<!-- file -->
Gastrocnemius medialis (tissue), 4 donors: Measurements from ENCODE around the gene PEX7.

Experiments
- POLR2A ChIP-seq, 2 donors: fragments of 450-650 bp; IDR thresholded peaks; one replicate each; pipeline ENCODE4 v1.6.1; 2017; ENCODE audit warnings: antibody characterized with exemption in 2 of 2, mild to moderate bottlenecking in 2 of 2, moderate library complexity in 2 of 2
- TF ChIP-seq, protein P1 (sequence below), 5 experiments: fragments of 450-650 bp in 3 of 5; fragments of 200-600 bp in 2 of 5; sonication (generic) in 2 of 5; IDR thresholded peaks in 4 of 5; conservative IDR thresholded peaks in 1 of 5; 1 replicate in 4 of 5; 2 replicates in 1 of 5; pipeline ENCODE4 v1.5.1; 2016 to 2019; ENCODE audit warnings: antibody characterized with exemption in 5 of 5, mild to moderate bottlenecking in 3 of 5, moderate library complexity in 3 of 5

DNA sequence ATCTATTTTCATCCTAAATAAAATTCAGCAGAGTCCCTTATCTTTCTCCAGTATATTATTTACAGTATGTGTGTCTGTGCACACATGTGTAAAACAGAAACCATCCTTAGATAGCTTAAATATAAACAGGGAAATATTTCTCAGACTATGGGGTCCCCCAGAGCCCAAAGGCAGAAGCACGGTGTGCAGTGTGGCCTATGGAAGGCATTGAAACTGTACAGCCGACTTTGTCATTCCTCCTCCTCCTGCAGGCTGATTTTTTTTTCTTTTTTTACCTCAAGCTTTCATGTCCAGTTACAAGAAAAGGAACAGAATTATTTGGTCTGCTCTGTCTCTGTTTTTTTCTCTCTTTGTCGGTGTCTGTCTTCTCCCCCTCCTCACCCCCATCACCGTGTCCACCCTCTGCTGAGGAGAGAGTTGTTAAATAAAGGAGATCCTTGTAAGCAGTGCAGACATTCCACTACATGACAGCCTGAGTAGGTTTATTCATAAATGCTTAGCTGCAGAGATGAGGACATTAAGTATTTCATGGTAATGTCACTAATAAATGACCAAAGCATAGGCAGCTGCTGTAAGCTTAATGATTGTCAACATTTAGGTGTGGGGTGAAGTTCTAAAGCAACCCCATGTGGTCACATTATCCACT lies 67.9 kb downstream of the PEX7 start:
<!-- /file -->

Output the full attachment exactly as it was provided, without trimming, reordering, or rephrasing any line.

Gastrocnemius medialis (tissue), 4 donors: Measurements from ENCODE around the gene PEX7.

Experiments
- POLR2A ChIP-seq, 2 donors: fragments of 450-650 bp; IDR thresholded peaks; one replicate each; pipeline ENCODE4 v1.6.1; 2017; ENCODE audit warnings: antibody characterized with exemption in 2 of 2, mild to moderate bottlenecking in 2 of 2, moderate library complexity in 2 of 2
- TF ChIP-seq, protein P1 (sequence below), 5 experiments: fragments of 450-650 bp in 3 of 5; fragments of 200-600 bp in 2 of 5; sonication (generic) in 2 of 5; IDR thresholded peaks in 4 of 5; conservative IDR thresholded peaks in 1 of 5; 1 replicate in 4 of 5; 2 replicates in 1 of 5; pipeline ENCODE4 v1.5.1; 2016 to 2019; ENCODE audit warnings: antibody characterized with exemption in 5 of 5, mild to moderate bottlenecking in 3 of 5, moderate library complexity in 3 of 5

DNA sequence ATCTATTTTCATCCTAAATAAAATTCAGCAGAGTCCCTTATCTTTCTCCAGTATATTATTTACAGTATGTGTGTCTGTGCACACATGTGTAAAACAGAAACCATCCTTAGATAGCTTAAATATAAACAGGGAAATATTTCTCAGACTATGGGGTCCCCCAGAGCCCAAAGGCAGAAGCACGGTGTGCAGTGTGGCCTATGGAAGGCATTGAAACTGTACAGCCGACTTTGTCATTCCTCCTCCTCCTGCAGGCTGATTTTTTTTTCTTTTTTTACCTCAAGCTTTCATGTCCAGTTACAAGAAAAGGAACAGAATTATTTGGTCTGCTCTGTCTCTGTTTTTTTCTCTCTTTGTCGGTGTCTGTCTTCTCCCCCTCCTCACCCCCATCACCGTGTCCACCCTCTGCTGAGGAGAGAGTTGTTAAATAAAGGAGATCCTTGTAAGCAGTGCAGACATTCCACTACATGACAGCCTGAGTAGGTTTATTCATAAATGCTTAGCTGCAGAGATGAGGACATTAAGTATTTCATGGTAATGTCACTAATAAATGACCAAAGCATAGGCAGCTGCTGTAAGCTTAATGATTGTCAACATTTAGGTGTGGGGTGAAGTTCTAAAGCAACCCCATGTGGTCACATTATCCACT lies 67.9 kb downstream of the PEX7 start: